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Students, teachers debate workload

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Students, teachers debate workload

Charya Young, Staff Writer

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Imagine sitting in your bedroom, it’s 10:55 p.m and you have to complete three major assignments, all due by 11:59 on Google Classroom. One assignment is a summative worth 70% of your grade and will definitely take the most time to do, leaving you with little to no time to finish the other two. One teacher has informed you that if your assignment [that is worth fewer points] is late, they won’t grade it and the other teacher will take 20 points off.  So, what do you do? Complete the most important assignment and save at least one grade, or complete the two assignments that will help your grade in two other classes? Homework can be headache to turn in on time when a student has seven classes to keep up with. 

Some students have voiced that teachers need to allow more time to complete work outside of class and ease up on how many assignments are handed out.

“Teachers put work on top of work, and it gets too confusing and a bit much sometimes.” Jaleah Hatcher, sophomore, said. 

However, some teachers respectfully disagreed with these students, saying that time is given in and out of class to finish their work. 

“I know I do [give enough class time], I can’t speak for other teachers, Sherry Wibben, science teacher, said. “It’s standard practice that we give students time to do assignments. Usually if a student has a question about an assignment, they can ask me in class. I’m the source.”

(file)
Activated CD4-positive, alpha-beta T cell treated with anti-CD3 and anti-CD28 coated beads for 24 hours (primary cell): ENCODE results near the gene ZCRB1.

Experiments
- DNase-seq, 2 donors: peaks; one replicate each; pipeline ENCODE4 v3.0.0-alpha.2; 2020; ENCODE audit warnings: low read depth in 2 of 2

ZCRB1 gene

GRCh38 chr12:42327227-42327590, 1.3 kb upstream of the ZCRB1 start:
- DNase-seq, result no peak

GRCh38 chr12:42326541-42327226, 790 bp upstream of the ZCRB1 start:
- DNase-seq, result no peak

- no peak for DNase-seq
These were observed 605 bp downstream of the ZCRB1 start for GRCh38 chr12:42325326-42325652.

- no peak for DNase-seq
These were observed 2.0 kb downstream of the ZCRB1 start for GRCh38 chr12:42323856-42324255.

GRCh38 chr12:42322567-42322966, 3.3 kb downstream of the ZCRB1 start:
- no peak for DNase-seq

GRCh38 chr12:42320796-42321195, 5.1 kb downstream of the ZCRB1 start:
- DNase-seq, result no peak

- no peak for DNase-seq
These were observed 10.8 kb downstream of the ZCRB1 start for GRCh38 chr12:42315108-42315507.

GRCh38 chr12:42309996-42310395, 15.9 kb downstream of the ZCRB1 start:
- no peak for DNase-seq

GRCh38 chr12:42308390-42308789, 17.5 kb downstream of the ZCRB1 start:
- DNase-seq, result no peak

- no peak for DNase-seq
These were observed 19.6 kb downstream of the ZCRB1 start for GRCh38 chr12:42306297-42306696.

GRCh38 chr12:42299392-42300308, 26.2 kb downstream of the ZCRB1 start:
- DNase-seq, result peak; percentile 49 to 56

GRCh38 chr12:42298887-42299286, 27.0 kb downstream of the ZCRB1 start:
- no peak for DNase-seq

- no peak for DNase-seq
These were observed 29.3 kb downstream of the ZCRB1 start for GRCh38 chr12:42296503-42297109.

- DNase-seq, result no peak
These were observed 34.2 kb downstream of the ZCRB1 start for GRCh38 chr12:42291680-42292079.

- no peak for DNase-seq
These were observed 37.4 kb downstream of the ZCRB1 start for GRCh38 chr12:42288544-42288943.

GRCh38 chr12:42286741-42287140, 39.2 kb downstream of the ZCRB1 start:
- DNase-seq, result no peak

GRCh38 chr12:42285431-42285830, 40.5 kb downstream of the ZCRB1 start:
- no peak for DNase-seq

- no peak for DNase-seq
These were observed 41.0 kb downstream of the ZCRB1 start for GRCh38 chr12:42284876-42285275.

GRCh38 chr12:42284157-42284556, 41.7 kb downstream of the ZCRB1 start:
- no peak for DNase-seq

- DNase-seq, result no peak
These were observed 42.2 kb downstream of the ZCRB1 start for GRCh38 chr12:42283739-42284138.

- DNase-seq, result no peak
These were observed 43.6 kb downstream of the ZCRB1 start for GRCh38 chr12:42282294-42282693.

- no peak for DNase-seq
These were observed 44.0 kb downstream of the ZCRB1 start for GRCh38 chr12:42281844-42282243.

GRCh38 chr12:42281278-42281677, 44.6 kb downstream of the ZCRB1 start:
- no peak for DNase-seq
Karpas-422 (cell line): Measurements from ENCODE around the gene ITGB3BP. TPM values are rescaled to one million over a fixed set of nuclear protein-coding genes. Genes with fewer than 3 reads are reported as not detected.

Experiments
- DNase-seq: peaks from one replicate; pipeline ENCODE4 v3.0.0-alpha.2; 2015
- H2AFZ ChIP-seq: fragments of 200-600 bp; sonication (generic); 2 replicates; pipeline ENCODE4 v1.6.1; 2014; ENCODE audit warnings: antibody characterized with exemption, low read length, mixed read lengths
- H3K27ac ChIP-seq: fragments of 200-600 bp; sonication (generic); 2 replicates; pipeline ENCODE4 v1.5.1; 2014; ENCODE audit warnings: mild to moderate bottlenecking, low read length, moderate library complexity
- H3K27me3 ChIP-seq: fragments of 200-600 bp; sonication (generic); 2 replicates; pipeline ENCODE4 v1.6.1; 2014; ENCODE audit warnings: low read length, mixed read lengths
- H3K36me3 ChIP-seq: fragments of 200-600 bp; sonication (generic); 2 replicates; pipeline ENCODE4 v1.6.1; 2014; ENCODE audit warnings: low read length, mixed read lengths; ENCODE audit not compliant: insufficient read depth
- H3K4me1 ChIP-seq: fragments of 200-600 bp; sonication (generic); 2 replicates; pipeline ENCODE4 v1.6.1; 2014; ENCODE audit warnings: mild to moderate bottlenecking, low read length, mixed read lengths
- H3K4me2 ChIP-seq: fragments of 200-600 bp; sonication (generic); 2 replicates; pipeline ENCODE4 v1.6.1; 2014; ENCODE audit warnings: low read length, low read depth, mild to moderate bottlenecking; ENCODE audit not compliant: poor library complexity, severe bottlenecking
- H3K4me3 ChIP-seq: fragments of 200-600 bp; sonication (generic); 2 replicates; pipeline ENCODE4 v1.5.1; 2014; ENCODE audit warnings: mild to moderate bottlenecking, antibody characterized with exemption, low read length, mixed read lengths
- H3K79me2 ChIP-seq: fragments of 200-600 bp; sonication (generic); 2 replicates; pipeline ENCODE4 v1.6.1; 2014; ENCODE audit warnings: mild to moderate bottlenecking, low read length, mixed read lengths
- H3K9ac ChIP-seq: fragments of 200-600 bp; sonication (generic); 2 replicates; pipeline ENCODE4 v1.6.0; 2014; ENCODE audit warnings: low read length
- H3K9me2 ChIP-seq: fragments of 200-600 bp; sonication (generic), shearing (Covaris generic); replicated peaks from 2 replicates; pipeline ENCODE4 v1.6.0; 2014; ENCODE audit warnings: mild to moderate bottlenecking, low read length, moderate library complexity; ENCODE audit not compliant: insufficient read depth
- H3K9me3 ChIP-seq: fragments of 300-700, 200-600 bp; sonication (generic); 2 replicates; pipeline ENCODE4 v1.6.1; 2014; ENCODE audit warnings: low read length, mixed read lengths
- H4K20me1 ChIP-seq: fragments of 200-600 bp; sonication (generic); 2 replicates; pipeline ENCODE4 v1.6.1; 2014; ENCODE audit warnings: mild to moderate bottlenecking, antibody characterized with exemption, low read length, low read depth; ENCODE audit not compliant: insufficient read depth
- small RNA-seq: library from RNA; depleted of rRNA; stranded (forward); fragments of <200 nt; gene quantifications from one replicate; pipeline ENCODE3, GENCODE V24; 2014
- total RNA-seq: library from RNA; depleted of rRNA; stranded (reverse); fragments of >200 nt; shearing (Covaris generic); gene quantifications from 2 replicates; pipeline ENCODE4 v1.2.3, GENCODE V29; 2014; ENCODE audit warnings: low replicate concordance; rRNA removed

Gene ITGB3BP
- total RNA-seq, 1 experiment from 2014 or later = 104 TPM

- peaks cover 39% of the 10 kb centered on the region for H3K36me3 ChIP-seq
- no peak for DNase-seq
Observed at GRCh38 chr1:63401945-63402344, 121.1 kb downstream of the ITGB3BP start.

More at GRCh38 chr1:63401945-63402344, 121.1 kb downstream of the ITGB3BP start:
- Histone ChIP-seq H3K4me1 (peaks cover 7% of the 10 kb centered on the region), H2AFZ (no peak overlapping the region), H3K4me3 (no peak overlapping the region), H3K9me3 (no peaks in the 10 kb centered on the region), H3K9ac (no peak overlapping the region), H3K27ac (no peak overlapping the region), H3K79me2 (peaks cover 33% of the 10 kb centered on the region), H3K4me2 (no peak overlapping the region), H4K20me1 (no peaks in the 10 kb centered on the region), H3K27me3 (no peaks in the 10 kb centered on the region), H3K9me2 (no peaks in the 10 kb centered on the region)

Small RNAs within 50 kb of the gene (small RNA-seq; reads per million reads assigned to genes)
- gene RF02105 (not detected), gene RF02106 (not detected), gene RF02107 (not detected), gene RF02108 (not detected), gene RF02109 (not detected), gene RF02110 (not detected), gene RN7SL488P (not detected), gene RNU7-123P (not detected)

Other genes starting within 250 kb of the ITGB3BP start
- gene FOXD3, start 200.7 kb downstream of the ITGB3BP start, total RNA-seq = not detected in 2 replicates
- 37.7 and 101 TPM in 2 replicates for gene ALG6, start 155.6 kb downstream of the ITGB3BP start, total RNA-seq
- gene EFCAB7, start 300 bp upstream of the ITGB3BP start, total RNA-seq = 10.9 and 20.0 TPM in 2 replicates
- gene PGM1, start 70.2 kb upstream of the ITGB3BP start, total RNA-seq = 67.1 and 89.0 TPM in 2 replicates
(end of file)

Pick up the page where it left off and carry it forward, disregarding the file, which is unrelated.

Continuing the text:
Other teachers make a point that students should complete certain assignments at home and not allow it to consume class time.

“It’s heartbreaking to me,” Dorthea Nevils, English teacher, said. “In previous years, I didn’t have to give up time in class for student to get work done that should have been done at home.” 

Further complicating matters, some students believe a few teachers are unapproachable in the classroom and would rather ask for help from other sources or not ask at all. 

Rhyan Haynes, junior, said she’s seen some improvement in her current teachers, but other teachers she would just prefer to google her question rather than ask the teacher.

Sitting down with students and taking time to thoroughly teach a lesson and making sure everybody understands is another way that teachers can help students relieve stress and succeed.

“Everybody doesn’t learn the same, everybody learns differently, I feel like they should slow down and teach the lesson more thoroughly then maybe we would understand the lessons,” Destiny Tatum, sophomore, said. “I feel like since everybody learns so differently, we shouldn’t use the grading system that we have. I don’t like it because an F shouldn’t always determine if we pass or fail a class.”

Coordination is another tip students would give to their teachers. A lot of student take part in a sports team or an after-school activity that can be time consuming.

“[Teachers] don’t coordinate with one another,” Merrick Hoel, sophomore, said. “It’s hard to manage when you have sports and other activities.” 

Even some teachers agree that there could be a little more communication with other faculty members when it comes to assignments and projects. 

“I think sometimes we do [coordinate around each other’s lessons], depending on the subject matter,” Matthew Horn, social studies teacher, said. “I think we could do a better job of coordinating together so we can maybe teach similar stuff or not overwhelm you with big assignments, especially with AP classes, but it is something that we’re working on.”

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Students, teachers debate workload